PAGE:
• Mike Shurtleff

          Yes, commercial installations in US are already increasing at higher rate than before.

      • Alastair Leith

        yeah USA clocks on to Solar, rest of world either shrugs or gets on it too. will help.

    • jeffhre

      ~70…

      then 79

      89, 101, 114, 129 etc?

  • Matt

    To bad then didn’t include two more into the chart, EU and RestOfWorld. To get their global forecast they had to calculate them. The %YOY is critical and low at this point. We still need to be doubling total installed capacity over short time frames. To double in 2 years (~45%YoY install rate), in 3 years (~25%), 13% gives about 5 years to double. Wind is growing even slower over the last 4 years. Yes, I know this is not the answer from rule of 72 or compound interest. That is because I’m look at the rate of change of year install rate need to double total installed.

    • ROBwithaB

      Exactly.
      If these numbers are right, it’s actually kinda disappointing. Going to take a long time to change the world at growth rates of 13%pa.
      But maybe this year was a temporary blip.

      • Foersom

        It is much better to see a stable 10-20 % growth year after year for the next couple of decades, than boom-bust scenarios we have seen for wind energy in US. Boom-bust is very costly for industry and for the people who looses their jobs when boom time is over.

        • Matt

          While I would rather see a stale 10-20% then the GOP induced boom/bust we saw in USA wind. I am only say that 13% growth in install rate (starting from 1% base) PV and lower install rate growth in wind; will result in 2020 being too low, and then 2025 will be ….
          If the growth of install is going to be 10%, we all need to do what magic you do to get mother nature to bring us a early mini ice age.

          • Foersom

            ROBwithaB and I, talked about the world and the world is already at 58 GW annual installation. Stable growth is better for producers of Solar PV, for solar park investors, for installers, and people working in the business.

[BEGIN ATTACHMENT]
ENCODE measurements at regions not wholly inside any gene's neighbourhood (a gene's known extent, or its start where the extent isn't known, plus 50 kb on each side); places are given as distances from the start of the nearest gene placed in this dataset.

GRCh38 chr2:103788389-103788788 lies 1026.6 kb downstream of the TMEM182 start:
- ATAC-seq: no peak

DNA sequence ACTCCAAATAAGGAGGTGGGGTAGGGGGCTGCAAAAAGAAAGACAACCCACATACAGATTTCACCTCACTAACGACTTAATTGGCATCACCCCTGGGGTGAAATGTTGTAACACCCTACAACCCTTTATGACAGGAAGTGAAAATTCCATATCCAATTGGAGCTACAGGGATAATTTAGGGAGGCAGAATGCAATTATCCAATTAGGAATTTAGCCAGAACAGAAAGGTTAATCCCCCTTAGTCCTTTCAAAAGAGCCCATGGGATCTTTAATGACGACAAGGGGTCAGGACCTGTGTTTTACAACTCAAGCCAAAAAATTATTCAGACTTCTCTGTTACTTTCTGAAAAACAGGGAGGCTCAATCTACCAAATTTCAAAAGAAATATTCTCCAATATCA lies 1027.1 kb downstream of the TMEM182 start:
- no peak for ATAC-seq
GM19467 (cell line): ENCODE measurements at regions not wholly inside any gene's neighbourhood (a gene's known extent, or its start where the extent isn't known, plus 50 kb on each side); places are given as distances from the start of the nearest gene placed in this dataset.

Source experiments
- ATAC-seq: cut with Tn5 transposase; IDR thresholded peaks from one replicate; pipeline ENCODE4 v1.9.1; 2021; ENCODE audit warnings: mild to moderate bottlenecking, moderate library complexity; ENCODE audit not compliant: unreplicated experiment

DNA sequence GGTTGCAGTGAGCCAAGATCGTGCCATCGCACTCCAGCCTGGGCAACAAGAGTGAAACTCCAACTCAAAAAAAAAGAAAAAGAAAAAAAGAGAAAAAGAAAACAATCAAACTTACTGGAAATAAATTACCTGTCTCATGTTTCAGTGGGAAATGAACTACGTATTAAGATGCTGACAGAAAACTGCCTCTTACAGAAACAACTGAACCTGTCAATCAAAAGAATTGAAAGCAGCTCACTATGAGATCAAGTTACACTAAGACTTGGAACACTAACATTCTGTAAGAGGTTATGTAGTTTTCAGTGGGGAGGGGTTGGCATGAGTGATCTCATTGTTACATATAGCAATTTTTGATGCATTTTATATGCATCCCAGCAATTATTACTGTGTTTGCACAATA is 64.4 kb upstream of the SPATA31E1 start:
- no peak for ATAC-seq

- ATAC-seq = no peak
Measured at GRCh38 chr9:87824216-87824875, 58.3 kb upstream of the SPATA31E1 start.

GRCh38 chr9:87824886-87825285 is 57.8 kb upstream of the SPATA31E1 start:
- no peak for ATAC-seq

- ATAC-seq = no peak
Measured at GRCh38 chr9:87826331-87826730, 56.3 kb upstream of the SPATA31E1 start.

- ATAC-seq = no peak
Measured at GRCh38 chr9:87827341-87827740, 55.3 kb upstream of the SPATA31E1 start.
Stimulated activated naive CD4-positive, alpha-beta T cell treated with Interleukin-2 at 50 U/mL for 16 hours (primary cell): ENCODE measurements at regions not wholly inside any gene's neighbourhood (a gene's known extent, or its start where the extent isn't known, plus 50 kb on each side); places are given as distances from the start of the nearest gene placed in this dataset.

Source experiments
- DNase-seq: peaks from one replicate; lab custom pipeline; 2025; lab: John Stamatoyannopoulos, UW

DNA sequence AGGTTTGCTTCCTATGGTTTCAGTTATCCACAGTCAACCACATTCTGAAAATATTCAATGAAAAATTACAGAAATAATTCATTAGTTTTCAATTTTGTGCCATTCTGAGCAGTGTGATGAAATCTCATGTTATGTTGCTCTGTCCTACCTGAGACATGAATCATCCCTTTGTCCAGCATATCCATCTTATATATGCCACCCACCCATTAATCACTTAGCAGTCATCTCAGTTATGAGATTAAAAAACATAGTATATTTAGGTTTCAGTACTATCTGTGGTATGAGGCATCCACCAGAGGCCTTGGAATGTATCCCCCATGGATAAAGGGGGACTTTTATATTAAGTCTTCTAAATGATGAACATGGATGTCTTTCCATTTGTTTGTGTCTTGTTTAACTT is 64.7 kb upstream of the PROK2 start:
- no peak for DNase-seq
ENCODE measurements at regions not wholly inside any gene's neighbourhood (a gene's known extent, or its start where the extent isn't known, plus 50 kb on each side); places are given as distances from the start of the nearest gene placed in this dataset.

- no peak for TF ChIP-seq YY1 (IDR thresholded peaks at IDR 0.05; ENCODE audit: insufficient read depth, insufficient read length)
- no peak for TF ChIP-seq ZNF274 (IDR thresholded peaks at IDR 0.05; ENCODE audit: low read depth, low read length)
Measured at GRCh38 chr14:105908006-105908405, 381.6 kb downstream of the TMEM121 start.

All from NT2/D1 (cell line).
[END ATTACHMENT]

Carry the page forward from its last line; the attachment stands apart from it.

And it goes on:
• Alastair Leith

            Exponential growth can be stable why not. you attributing some nythincal stability to linear growth. why? b/c the stock markets grow both linearly and exponentially. well transitioning to 100% RE is a bit more mandatory than shareholder value.

          • ROBwithaB

            It’s a fair point from Foersom.
            Investors who see steady growth (especially in an unsubsidised market) over several years will be happy to jump in and commit the billions required.
            Once the solar industry stops being touted as new and “Green Tech”, but is viewed as just another boring industry with stable returns over decades, perhaps we’ll see more production facilities going up.

          • Alastair Leith

            the investment money is there, just needs the correct market settings, i.e. closing coal and gas out of the market progressively to reduce overcapacity in the bidding markets.

          • ROBwithaB

            I’m not sure I understand your plan.
            How would you “close coal and gas out of the markets”?

          • Alastair Leith

            any number of ways. in USA Obama is going to use emissions pollution legislation that will ratchet up and just make it too expensive to refurbish/retrofit scrubbing that will allow dirtier coal power stations to continue to operate. Was done to circumvent a denialist Congress (including many Democrats in coal states) but it may turn out to be more successful i.e. and less expensive and faster to get to zero than that pricing carbon (there are many was to do that like cap-and-trade or fee-and-return).

            In Victoria we have three massive dirty lignite coal-fired power stations and some smaller ones. They could be shut down by legislation like obama’s clean air act or by pricing their pollution (they probably would be able to operate today in USA just on toxic emissions alone). That would free up capacity for the 54 wind farm projects (many approved and shovel ready) looking to get a PPA so finance will be ticked off.